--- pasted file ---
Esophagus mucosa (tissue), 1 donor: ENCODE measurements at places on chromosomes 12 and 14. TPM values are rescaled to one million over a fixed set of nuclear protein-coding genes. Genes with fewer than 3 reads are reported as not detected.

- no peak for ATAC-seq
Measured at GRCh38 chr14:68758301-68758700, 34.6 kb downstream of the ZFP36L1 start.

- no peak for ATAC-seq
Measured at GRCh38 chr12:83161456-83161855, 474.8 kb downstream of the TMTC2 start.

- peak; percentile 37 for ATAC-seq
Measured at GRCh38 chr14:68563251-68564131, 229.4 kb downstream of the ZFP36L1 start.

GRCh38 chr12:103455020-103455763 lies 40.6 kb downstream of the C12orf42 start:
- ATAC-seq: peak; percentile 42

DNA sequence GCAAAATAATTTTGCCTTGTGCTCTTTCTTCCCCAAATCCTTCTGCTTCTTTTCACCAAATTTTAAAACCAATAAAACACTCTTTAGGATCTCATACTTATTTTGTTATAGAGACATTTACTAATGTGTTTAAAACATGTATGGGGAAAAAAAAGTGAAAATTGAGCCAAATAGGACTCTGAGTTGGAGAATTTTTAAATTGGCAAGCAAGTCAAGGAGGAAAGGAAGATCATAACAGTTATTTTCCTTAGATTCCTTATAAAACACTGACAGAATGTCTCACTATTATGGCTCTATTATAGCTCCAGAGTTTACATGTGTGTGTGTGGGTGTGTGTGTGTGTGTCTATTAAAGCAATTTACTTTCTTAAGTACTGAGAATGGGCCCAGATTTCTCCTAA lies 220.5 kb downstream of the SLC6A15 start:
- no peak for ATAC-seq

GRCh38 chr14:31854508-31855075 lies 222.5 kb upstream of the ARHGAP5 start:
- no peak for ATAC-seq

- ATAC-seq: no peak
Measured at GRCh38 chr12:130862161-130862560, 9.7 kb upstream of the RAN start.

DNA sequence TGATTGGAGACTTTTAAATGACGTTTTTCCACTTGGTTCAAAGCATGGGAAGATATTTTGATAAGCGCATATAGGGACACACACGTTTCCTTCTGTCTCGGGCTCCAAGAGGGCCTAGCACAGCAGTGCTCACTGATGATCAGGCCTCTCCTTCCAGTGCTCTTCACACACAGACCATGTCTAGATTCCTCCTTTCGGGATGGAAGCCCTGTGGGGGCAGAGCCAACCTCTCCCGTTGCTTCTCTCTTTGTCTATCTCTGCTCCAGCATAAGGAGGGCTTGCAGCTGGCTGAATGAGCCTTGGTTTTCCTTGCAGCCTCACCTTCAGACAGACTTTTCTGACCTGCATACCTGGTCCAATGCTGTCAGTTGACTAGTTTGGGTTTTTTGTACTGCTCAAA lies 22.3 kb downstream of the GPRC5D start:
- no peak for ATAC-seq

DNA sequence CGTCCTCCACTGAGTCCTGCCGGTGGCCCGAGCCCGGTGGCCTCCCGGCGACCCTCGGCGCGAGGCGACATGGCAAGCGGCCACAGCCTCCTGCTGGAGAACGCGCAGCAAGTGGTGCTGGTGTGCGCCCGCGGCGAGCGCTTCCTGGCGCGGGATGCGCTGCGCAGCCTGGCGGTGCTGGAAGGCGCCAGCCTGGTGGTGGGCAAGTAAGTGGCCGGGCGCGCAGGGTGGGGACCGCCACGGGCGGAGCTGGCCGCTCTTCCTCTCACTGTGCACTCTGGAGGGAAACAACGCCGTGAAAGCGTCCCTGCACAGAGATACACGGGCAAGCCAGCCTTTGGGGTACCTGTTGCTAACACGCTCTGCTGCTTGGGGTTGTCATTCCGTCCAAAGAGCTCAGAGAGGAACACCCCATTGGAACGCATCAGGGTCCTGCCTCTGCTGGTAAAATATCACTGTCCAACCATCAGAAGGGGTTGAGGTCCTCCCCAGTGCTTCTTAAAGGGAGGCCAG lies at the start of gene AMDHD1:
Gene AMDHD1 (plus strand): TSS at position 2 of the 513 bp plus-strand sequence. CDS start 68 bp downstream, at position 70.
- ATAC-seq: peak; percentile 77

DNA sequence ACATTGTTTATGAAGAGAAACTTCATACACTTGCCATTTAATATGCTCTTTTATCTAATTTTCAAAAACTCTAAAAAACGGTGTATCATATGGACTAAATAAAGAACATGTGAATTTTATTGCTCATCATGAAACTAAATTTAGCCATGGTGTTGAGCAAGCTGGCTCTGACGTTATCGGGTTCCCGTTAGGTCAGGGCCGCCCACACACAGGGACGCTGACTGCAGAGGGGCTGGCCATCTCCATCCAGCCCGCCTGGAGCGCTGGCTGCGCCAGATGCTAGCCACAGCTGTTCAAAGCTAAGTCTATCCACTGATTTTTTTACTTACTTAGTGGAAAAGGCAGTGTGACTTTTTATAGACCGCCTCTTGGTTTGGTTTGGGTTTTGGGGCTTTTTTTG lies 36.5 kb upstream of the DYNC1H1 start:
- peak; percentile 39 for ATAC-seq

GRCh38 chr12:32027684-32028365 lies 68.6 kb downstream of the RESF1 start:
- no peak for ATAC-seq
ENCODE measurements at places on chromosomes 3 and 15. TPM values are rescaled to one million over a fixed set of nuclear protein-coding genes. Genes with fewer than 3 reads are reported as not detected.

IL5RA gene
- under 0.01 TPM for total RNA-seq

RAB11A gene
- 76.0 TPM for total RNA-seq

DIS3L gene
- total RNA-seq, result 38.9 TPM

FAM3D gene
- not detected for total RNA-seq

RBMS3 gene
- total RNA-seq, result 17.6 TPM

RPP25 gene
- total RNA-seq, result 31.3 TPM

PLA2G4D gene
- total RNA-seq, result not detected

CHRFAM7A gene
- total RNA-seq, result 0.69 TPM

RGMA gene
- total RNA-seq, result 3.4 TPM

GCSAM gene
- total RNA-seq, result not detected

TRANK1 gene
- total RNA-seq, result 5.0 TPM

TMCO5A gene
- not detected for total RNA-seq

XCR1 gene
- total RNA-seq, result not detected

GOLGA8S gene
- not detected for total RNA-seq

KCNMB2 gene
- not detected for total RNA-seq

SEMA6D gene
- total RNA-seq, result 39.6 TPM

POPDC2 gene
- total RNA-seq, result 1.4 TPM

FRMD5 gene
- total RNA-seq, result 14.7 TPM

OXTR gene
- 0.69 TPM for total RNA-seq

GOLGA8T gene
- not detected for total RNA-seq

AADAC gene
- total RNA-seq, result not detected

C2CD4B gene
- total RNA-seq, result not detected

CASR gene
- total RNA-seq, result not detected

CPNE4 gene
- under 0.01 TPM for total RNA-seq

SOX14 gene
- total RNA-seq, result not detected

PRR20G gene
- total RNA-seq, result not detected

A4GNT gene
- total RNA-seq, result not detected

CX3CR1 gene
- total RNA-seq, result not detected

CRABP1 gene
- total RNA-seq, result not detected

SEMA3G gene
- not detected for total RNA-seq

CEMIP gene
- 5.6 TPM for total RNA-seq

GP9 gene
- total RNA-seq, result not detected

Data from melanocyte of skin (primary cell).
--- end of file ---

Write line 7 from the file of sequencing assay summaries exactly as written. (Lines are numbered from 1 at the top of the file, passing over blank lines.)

Measured at GRCh38 chr14:68563251-68564131, 229.4 kb downstream of the ZFP36L1 start.